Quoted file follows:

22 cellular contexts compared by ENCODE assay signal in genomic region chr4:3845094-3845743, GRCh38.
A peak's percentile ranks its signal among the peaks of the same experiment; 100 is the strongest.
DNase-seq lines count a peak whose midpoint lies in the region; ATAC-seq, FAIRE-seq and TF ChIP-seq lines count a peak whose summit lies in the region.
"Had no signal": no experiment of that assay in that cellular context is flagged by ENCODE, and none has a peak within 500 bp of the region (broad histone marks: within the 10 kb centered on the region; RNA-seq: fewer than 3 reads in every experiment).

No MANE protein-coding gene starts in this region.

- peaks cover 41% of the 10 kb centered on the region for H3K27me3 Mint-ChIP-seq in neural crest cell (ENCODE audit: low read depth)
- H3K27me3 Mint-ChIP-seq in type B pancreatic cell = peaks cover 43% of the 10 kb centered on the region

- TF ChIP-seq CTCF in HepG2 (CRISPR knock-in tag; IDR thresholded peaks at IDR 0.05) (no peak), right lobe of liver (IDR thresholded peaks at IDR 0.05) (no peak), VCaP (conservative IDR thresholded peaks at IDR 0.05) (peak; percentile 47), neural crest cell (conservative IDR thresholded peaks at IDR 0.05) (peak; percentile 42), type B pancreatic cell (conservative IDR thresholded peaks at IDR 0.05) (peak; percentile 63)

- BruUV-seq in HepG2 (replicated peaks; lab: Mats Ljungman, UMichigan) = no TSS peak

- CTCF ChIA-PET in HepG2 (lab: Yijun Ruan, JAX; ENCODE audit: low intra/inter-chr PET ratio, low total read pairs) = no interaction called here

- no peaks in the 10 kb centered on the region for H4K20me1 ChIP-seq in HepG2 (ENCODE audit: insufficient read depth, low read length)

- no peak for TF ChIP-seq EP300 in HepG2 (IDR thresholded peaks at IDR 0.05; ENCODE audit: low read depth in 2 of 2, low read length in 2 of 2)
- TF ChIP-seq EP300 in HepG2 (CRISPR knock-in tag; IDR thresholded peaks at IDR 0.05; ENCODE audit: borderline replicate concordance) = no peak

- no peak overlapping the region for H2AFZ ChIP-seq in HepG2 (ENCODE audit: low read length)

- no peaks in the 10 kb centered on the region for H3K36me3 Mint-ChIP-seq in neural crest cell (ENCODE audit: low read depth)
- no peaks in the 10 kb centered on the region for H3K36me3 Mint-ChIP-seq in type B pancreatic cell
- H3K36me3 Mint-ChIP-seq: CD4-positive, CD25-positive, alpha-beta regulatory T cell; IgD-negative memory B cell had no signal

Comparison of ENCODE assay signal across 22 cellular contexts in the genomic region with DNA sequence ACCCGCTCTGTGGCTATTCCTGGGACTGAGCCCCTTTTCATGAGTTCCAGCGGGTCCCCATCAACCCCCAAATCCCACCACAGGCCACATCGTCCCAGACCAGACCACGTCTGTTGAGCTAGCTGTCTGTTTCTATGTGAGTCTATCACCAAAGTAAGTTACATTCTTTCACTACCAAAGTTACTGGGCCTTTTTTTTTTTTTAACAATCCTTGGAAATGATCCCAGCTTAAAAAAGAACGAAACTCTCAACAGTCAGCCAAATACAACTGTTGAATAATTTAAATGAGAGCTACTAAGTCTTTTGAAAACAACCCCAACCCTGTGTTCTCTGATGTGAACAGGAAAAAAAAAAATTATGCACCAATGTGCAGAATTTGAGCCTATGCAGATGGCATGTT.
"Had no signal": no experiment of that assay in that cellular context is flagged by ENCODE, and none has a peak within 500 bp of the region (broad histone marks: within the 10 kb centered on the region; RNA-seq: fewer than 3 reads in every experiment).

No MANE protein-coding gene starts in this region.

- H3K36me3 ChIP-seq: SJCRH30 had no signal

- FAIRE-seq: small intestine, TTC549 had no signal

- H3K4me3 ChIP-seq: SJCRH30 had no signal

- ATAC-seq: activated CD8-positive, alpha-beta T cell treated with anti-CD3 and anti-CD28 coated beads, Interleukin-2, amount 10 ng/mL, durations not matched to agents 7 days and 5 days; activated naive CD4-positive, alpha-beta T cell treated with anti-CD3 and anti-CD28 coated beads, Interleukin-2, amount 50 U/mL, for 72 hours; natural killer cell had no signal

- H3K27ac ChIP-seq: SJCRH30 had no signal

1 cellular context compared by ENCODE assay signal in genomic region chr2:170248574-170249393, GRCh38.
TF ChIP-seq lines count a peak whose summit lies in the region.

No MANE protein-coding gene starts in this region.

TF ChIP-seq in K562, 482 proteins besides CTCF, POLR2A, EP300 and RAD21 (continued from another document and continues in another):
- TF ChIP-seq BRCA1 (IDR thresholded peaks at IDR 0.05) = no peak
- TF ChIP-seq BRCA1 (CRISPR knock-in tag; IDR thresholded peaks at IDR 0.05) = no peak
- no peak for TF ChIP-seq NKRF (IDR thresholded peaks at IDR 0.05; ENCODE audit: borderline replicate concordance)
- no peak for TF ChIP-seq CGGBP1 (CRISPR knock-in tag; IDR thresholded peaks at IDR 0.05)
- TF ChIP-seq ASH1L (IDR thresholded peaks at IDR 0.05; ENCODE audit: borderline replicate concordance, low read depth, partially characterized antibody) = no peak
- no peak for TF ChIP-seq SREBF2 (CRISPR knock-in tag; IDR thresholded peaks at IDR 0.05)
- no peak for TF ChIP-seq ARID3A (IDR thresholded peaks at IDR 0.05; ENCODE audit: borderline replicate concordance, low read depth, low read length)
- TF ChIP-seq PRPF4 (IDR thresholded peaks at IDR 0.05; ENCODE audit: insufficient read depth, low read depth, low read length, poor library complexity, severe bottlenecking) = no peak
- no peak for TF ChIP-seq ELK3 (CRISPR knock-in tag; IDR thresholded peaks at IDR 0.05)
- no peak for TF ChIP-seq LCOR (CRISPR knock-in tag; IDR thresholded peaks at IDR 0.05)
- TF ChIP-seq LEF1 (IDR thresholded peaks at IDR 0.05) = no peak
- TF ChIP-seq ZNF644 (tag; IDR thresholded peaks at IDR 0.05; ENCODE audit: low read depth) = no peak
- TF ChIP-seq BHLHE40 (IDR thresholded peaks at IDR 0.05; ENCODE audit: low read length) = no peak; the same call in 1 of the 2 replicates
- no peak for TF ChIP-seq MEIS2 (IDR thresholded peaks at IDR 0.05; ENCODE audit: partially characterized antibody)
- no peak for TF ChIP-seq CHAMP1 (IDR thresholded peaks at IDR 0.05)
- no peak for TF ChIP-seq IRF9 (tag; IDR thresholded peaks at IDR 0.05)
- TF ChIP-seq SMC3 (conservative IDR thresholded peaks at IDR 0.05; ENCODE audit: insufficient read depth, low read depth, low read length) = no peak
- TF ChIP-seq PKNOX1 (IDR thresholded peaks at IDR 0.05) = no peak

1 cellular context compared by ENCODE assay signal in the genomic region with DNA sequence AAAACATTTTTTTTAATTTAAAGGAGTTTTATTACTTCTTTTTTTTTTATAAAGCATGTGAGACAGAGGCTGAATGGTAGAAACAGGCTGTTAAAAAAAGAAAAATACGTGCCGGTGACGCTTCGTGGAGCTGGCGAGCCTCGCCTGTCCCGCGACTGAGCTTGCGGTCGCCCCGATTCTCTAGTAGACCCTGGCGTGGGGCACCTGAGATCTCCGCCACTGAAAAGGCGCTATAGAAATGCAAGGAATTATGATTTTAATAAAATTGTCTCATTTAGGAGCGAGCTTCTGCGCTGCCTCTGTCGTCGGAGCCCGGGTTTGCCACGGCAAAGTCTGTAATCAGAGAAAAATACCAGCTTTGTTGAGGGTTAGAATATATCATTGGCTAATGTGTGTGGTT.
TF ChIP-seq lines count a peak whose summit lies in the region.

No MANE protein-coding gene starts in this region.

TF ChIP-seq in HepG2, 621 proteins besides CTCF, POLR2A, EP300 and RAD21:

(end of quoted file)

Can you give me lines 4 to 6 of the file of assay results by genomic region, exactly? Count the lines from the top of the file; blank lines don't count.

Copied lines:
"Had no signal": no experiment of that assay in that cellular context is flagged by ENCODE, and none has a peak within 500 bp of the region (broad histone marks: within the 10 kb centered on the region; RNA-seq: fewer than 3 reads in every experiment).

No MANE protein-coding gene starts in this region.

- peaks cover 41% of the 10 kb centered on the region for H3K27me3 Mint-ChIP-seq in neural crest cell (ENCODE audit: low read depth)